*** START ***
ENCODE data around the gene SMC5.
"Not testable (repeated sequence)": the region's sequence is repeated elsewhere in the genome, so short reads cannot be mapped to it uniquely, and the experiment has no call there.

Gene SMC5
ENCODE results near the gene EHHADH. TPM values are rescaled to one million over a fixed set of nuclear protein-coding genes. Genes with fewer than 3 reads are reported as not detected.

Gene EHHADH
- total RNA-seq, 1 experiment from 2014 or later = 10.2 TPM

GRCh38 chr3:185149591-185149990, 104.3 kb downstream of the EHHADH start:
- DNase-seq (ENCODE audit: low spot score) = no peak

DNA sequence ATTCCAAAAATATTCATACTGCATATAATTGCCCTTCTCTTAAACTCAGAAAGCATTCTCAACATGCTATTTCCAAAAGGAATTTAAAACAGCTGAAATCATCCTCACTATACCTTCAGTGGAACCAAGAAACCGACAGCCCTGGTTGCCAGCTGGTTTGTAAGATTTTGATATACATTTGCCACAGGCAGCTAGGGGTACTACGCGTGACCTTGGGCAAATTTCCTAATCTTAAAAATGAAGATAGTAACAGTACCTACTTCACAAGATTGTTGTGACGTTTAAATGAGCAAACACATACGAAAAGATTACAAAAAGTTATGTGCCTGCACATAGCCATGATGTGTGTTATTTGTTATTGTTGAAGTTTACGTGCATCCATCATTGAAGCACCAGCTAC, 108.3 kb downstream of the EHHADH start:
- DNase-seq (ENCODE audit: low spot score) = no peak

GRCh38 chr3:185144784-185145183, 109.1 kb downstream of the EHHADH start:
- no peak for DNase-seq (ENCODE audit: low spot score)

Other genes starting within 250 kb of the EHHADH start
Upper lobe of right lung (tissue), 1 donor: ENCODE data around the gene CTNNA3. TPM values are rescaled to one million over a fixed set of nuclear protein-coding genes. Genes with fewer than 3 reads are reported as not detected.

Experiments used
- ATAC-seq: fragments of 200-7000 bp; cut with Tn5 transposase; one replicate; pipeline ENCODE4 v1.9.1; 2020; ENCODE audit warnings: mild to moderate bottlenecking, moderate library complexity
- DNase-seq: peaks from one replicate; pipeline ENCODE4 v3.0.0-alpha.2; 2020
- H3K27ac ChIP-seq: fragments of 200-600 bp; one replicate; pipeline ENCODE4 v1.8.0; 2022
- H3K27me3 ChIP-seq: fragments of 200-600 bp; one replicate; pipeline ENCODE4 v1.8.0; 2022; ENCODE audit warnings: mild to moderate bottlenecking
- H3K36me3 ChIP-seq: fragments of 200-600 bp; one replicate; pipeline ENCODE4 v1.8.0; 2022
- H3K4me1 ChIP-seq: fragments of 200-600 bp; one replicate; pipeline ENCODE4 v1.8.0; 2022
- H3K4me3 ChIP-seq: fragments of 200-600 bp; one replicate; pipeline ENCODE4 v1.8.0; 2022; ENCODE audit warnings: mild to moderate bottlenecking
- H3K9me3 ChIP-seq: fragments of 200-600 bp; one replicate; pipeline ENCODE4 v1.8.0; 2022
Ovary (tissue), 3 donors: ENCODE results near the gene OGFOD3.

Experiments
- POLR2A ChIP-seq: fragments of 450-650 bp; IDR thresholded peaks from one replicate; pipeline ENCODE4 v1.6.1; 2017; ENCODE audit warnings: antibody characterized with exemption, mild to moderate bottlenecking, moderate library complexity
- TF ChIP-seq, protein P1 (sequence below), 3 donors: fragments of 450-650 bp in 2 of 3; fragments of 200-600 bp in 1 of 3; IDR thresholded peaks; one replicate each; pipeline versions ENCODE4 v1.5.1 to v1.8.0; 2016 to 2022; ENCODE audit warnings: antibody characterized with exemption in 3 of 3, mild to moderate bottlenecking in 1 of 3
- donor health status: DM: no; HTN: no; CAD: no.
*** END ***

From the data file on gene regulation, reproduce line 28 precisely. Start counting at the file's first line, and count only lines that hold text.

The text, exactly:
- donor health status: DM: no; HTN: no; CAD: no.